• Seasonal services. You can market your lawn care services as special spring cleaning and fall cleaning during those seasons. When there’s snow on the ground, offer snow removal and winter landscaping services to your lawn care customers.
  • Fertilization. Offer fertilizer application and weed control to keep your clients’ lawns healthy and green. Because fertilizer doesn’t cost very much, it’s a great service for new residential lawn care businesses to offer.

Once you have a few recurring customers and positive cash flow, start offering more specialized services. Then, you can buy new equipment and supplies, including:

  • Leaf blowing
  • Dethatching or power raking
  • Lawn aeration
  • Grading
  • Mulch installation and garden work
  • Sod installation
  • Lawn returfing
  • Lawn pest control and insect control
  • Tree trimming and pruning
  • Shrub care

To choose new services to add to your list as your business grows, pay attention to what your clients ask for—and what your competitors are offering.

6. Purchase lawn care equipment and tools

You’ll need a truck or trailer to transport your equipment, along with a few basic tools and supplies:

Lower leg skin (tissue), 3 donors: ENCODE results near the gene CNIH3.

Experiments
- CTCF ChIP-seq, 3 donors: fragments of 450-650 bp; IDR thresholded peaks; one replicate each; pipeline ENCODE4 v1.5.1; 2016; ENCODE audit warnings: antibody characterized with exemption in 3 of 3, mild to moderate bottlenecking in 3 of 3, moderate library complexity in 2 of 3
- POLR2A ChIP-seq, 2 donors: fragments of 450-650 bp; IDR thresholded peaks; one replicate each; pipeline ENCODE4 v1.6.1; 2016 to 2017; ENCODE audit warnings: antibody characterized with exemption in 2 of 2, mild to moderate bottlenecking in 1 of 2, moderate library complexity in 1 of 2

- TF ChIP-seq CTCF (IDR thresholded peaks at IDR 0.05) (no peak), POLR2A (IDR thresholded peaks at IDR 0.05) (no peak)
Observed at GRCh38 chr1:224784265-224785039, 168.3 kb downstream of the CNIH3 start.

• Lawn mower
  • Edger
  • String trimmer
  • Leaf blower
  • Gardening gloves
  • Gas cans
  • Lawn bags

When you’re prepared to offer more lawn care and landscaping services, you can invest in:

  • A leaf blower
  • A spreader
  • A lawn aerator
  • A power rake
  • Wheelbarrows
  • Pruning shears
  • Shovels

Invest in lawn care business software

The right software can help you manage your business efficiently, stay organized, and control your entire operations in one place. 

Here’s how Jobber’s lawn care business software helps your business run smoothly:

  • Access client details and a full conversation history from the cab of your truck using the Jobber mobile app.
Client details screen in Jobber showing a client’s profile and property details
  • Schedule jobs and automatically create faster, fuel-efficient routes to fit more work in the day.
  • Generate multiple invoices and send them all at once with batch invoicing.
Alt text: Selecting multiple jobs to invoice as a batch in Jobber
  • Get paid automatically for weekly lawn care maintenance when you save customer cards on file.

These green industry experts share what key tools you need to get started—and what tips and tools they wish they’d had all along:

7. Price your lawn care services

You need to price your lawn care services fairly and profitably to attract paying customers and profit from every job.

To set the right lawn care service prices, you should:

1. Check lawn care rates in your area

2. Calculate your labor costs

3. Add your overhead, equipment, and material costs